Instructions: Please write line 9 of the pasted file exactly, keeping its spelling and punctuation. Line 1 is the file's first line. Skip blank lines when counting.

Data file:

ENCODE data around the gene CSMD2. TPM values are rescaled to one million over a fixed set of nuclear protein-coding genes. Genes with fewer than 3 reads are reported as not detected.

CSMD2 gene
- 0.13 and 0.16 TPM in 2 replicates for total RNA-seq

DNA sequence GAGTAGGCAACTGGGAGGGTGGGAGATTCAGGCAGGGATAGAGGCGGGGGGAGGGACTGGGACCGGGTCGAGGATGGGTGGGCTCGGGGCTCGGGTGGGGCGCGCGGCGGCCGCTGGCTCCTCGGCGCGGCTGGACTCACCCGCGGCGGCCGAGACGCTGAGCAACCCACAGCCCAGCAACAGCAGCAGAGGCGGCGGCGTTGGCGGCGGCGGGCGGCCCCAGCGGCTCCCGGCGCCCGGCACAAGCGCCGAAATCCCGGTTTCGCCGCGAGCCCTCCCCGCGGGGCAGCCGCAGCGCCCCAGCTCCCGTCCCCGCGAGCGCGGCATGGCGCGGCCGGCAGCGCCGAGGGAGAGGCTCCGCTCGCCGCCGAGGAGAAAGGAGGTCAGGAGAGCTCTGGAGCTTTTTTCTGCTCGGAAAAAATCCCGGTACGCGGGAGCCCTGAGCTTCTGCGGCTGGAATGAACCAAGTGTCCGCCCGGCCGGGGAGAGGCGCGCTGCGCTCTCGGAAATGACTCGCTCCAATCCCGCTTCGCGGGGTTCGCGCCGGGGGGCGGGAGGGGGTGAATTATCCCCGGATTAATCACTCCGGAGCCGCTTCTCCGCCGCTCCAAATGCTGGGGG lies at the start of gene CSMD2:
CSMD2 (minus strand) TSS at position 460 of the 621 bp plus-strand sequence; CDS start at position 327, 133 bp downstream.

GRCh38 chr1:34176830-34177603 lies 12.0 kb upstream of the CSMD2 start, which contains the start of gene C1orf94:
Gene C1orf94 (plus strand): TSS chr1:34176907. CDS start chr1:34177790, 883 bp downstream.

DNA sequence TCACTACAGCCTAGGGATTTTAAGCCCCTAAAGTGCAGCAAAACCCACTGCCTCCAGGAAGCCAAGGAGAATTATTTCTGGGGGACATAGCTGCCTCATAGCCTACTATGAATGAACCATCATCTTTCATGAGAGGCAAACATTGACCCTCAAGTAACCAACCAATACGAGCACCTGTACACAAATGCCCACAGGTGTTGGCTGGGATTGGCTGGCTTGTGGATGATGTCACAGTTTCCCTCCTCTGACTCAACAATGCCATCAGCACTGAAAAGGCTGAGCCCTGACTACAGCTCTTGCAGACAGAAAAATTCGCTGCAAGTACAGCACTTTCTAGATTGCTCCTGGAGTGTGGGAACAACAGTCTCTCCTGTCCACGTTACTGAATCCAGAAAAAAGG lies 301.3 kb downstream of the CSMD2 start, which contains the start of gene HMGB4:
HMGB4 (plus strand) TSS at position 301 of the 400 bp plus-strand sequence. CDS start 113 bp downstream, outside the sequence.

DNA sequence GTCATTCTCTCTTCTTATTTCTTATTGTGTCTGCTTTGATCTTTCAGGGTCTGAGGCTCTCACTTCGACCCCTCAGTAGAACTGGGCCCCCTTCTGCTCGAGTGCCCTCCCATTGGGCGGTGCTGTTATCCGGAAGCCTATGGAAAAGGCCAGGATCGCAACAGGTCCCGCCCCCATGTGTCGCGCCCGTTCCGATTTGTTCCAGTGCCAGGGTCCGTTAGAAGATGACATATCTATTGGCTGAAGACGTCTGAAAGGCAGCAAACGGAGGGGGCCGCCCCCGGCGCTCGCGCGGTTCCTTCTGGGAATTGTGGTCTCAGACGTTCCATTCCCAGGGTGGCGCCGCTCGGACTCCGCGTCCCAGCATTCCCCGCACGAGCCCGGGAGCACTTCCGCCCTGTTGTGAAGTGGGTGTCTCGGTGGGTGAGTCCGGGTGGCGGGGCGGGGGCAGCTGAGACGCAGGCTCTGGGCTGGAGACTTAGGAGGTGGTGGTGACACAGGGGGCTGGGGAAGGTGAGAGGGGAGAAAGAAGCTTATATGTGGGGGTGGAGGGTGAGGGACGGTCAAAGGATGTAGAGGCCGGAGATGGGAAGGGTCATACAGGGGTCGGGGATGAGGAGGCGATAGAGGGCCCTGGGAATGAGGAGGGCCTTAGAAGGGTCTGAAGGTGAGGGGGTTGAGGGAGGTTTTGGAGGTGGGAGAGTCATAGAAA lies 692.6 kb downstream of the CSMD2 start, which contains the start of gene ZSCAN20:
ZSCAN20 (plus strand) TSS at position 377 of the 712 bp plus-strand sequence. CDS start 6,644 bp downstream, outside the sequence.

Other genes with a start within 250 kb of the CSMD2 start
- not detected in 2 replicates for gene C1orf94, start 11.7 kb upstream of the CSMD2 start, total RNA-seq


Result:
HMGB4 (plus strand) TSS at position 301 of the 400 bp plus-strand sequence. CDS start 113 bp downstream, outside the sequence.